If the above answer is acceptable, what does it mean for breakdown to occur in a pn junction?

Yep.

Answer
Breakdown is a rapid increase in reverse current past the maximum voltage in reverse biased conditions

User avatar
mdv2o5
Member
Member
Posts: 8
Joined: July 9th, 2018, 7:24 am
Division: Grad
State: IN
Location: MA
Contact:

Re: Circuit Lab B/C

Postby mdv2o5 » October 15th, 2018, 6:16 pm

UTF-8 U+6211 U+662F wrote:Yep.

Answer
Breakdown is a rapid increase in reverse current past the maximum voltage in reverse biased conditions


Looks good! Zener and Avalanche breakdown might also be good things to look up just in case.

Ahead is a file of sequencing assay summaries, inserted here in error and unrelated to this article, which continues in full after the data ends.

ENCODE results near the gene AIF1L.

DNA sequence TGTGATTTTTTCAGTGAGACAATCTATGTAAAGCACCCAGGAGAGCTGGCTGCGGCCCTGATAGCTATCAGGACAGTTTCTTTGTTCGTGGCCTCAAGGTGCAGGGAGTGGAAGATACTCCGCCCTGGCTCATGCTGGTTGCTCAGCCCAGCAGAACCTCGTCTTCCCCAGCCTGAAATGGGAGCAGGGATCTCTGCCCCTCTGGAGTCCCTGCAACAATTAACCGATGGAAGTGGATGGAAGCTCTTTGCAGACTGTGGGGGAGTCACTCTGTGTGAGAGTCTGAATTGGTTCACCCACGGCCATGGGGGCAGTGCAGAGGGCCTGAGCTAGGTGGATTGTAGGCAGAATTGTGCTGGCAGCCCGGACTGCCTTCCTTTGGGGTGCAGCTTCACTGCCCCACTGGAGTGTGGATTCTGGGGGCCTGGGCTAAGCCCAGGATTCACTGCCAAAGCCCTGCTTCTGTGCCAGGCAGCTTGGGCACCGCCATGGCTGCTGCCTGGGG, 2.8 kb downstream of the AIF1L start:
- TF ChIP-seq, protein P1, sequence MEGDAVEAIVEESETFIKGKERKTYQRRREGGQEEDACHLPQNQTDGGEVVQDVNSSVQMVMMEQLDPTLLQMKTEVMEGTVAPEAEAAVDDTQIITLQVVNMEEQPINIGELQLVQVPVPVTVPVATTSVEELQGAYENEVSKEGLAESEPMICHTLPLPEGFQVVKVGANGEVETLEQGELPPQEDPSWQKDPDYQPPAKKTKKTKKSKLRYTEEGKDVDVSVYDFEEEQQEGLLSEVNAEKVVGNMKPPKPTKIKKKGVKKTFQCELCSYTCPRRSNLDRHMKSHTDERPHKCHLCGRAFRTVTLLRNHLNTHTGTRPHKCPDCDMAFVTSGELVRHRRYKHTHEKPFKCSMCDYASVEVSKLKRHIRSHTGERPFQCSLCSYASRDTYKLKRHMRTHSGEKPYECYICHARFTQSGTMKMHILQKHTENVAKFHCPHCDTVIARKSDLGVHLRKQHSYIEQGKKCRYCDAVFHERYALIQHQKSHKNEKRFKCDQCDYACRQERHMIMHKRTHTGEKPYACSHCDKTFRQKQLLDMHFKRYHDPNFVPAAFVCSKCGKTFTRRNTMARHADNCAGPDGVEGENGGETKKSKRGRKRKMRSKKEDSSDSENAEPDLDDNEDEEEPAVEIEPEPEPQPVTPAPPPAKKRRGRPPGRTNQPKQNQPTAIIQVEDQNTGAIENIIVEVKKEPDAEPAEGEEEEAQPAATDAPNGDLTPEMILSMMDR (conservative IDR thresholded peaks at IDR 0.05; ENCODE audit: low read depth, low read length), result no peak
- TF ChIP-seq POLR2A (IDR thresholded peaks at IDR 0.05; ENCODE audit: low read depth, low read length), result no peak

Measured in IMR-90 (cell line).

User avatar
UTF-8 U+6211 U+662F
Exalted Member
Exalted Member
Posts: 1082
Joined: January 18th, 2015, 7:42 am
Division: C
State: PA
Location: (0, 0)
Contact:

Re: Circuit Lab B/C

Postby UTF-8 U+6211 U+662F » October 15th, 2018, 6:39 pm

mdv2o5 wrote:
UTF-8 U+6211 U+662F wrote:Yep.

Answer
Breakdown is a rapid increase in reverse current past the maximum voltage in reverse biased conditions


Looks good! Zener and Avalanche breakdown might also be good things to look up just in case.

All right, great!

What is the RMS voltage of a sinusoidal wave alternating between 40 and -40 V? Why is this useful? How does this change if you consider a square wave which is 40 V half of the time and -40 V the other half?

Jacobi
Member
Member
Posts: 137
Joined: September 4th, 2018, 7:47 am
State: -
Contact:

Re: Circuit Lab B/C

Postby Jacobi » October 22nd, 2018, 4:30 pm

UTF-8 U+6211 U+662F wrote:
mdv2o5 wrote:
UTF-8 U+6211 U+662F wrote:Yep.

Answer